Businesses across the UK, including independent retailers, have largely welcomed the news that plans to cut business rate rises have been brought forward by two years.
The changes will mean that from April business rate increases will be decided by the lower Consumer Prices Index (CPI) inflation measure rather than the Retail Prices Index (RPI).
Chancellor Philip Hammond, who delivered his speech on Wednesday, claims the move will save businesses around £2.3bn over the course of the next five years.
It is hoped that the plans will help ease the burden on the UK’s 5.5m small businesses, which Mr Hammond admitted are currently under pressure.
The British Retail Consortium, which has been lobbying for the move, described the news as “hugely welcome and positive”.
Chief executive, Helen Dickinson, said: “From being caught in a web of competing pressures from all parts of the economy, limiting the scope for action, it’s clear that the Chancellor has listened to the retail industry and the growing chorus from across business and commercial life who have spoken up in favour of action to mitigate rising rates bills.
“Crucially, this relief will unleash investment that retailers want to direct towards the needs of their customers. This will be particularly critical at a time when shoppers’ disposable income is being squeezed further and the growth projections for the economy have been downgraded.”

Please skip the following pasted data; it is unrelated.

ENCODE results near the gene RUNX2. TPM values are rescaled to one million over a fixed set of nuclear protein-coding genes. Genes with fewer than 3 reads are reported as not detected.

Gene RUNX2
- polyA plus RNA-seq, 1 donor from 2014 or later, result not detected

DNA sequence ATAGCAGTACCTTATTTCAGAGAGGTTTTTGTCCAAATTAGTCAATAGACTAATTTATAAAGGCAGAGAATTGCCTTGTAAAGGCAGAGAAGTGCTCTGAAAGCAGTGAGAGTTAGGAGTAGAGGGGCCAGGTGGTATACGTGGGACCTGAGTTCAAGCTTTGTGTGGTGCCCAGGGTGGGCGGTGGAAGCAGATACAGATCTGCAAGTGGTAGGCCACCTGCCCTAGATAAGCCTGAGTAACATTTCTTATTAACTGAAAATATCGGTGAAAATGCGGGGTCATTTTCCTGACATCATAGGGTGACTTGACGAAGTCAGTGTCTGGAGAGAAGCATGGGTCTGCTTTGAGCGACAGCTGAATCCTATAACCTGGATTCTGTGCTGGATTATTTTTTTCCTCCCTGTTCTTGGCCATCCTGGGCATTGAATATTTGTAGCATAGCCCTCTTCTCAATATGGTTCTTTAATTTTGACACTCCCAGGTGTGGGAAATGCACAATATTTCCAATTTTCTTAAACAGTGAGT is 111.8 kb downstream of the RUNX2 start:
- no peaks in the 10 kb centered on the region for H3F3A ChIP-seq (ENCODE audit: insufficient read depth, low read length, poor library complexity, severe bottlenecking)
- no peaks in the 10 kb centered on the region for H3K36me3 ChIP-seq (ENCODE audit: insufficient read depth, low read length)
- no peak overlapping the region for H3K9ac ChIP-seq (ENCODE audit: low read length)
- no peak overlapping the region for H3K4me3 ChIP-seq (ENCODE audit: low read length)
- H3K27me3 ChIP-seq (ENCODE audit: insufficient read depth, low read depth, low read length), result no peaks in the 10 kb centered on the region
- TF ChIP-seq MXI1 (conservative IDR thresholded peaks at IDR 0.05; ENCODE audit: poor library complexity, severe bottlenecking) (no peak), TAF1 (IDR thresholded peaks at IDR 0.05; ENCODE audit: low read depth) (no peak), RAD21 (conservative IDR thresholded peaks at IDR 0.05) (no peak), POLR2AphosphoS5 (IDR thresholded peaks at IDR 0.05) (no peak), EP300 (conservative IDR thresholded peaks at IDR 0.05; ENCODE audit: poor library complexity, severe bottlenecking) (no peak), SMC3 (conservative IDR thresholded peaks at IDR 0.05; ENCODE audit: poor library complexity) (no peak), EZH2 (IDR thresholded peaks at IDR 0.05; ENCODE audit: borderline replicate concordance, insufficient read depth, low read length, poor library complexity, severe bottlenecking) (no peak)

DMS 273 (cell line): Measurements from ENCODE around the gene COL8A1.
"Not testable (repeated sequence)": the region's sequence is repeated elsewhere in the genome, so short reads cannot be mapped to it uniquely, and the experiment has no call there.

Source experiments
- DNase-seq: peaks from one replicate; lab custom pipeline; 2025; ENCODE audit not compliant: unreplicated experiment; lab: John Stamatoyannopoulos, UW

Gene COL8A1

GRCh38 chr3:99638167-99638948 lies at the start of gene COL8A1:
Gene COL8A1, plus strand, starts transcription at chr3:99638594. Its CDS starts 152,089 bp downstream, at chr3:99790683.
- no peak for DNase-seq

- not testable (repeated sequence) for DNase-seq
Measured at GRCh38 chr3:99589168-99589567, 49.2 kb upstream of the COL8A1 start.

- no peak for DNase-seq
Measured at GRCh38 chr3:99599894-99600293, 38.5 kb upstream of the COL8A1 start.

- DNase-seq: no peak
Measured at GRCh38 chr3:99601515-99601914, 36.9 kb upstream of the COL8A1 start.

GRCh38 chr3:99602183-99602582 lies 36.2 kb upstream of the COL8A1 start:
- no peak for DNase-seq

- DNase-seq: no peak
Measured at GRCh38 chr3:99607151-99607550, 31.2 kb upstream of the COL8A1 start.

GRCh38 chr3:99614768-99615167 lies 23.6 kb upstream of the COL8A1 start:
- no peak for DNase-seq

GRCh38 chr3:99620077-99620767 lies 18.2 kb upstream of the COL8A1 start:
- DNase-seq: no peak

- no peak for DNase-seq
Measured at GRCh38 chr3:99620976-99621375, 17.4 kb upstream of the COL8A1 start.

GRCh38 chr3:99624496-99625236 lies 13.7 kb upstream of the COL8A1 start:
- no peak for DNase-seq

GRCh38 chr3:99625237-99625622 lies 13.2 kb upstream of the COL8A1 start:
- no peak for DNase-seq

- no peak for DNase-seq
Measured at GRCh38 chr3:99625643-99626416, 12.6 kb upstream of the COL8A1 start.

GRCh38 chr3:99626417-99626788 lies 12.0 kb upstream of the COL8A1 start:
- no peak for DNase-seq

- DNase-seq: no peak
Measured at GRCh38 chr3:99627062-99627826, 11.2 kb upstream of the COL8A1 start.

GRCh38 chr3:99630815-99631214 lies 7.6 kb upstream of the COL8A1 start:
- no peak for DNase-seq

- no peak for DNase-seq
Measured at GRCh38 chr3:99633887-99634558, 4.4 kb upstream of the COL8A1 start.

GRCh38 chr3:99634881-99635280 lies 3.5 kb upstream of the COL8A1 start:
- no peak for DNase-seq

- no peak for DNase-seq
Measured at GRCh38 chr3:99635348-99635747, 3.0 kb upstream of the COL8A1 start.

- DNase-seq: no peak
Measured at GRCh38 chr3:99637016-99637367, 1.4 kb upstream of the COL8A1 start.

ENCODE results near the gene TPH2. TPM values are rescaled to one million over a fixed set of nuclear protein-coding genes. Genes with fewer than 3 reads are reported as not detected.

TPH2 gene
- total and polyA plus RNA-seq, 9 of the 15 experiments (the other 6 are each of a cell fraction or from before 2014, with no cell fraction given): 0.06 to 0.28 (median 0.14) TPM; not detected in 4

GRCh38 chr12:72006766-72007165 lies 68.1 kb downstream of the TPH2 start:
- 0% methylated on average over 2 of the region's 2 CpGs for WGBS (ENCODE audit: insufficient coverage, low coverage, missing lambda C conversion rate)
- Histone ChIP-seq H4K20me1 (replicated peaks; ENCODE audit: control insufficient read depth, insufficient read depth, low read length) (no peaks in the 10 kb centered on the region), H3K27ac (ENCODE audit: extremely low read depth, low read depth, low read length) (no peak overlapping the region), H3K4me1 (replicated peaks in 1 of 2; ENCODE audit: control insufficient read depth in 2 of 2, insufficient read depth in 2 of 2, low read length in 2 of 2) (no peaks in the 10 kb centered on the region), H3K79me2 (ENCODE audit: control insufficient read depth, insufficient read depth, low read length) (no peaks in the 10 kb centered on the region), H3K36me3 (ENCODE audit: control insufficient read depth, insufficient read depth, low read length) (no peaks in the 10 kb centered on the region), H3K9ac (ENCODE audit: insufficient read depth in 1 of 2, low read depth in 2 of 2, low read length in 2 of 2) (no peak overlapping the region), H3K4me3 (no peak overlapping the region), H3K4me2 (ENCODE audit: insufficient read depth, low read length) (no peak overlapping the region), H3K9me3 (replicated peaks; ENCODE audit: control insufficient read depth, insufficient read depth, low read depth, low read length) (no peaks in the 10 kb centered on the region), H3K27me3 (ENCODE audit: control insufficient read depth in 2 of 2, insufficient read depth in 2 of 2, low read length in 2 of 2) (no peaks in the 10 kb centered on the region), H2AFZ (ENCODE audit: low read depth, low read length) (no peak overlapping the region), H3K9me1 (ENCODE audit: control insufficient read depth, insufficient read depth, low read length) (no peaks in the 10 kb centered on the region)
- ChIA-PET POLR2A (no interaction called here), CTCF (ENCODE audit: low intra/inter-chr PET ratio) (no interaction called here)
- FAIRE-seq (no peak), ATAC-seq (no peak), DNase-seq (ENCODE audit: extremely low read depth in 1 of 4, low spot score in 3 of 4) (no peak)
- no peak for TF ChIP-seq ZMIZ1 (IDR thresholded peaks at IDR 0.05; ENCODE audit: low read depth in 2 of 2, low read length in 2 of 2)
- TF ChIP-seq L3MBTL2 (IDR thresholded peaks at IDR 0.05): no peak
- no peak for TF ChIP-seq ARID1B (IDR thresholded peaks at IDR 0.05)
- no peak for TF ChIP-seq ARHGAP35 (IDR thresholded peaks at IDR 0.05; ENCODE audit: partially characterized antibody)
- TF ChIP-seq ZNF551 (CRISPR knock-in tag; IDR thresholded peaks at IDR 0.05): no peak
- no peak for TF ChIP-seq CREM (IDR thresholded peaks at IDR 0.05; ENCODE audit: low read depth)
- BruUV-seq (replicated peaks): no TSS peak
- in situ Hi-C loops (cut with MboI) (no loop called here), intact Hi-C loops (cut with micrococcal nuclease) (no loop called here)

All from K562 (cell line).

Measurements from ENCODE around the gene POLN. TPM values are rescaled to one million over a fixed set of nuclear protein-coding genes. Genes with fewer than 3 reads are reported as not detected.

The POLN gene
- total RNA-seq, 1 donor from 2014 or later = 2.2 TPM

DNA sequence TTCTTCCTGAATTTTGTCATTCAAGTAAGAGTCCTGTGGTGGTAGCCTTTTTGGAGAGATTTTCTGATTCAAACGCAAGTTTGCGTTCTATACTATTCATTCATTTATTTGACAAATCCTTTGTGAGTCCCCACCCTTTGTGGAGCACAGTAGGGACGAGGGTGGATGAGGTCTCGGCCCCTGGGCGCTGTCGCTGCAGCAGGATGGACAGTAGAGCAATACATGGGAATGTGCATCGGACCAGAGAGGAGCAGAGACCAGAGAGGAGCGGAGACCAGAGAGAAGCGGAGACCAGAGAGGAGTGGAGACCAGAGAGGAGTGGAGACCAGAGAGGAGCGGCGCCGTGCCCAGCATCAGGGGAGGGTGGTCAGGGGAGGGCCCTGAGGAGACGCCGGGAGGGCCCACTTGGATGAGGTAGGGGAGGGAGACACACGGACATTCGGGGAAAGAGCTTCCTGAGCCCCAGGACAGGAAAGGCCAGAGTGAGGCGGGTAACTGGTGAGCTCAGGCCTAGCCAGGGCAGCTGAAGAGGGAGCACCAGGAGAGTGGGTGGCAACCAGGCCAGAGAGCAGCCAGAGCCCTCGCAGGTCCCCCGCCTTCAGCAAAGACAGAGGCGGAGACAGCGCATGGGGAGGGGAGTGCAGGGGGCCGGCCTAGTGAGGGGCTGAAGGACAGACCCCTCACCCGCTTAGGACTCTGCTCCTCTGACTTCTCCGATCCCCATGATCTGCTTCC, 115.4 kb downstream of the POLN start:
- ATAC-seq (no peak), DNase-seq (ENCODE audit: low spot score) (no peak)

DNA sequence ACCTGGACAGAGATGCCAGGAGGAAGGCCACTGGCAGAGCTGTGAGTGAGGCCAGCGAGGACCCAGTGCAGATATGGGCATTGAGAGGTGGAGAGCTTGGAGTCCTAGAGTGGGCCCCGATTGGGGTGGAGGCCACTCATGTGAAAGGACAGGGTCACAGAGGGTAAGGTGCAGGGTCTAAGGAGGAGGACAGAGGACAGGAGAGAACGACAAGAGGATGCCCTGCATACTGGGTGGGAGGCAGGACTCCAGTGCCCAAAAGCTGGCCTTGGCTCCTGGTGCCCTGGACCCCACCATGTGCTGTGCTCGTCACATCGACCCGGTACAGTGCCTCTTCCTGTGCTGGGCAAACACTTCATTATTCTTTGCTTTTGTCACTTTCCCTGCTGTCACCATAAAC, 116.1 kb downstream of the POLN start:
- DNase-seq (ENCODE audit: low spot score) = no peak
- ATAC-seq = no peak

But others have criticised the Mr Hammond’s announcement for “failing to grasp the nettle stinging businesses”.
John Webber, head of business ratings at Colliers International, said that the Autumn Budget failed to introduce “much needed reform to the business rates system”.
He said: “Business rates are now at an eye watering tax rate of 50% for every £1 of rental value bringing in £25 billion per annum and rising. So, whilst we are pleased the Chancellor has listened to our longstanding call to peg business rate rises to CPI, which at 3% is lower than the RPI 3.9%, it’s a shame the government has taken so long to do this.
“Also, while a 3.9% rise would have resulted in a £1bn extra tax take next April, a 3.0% rise is hardly a tax holiday. It will still mean a £0.75 billion rise for hard pressed businesses in their business rates bill.”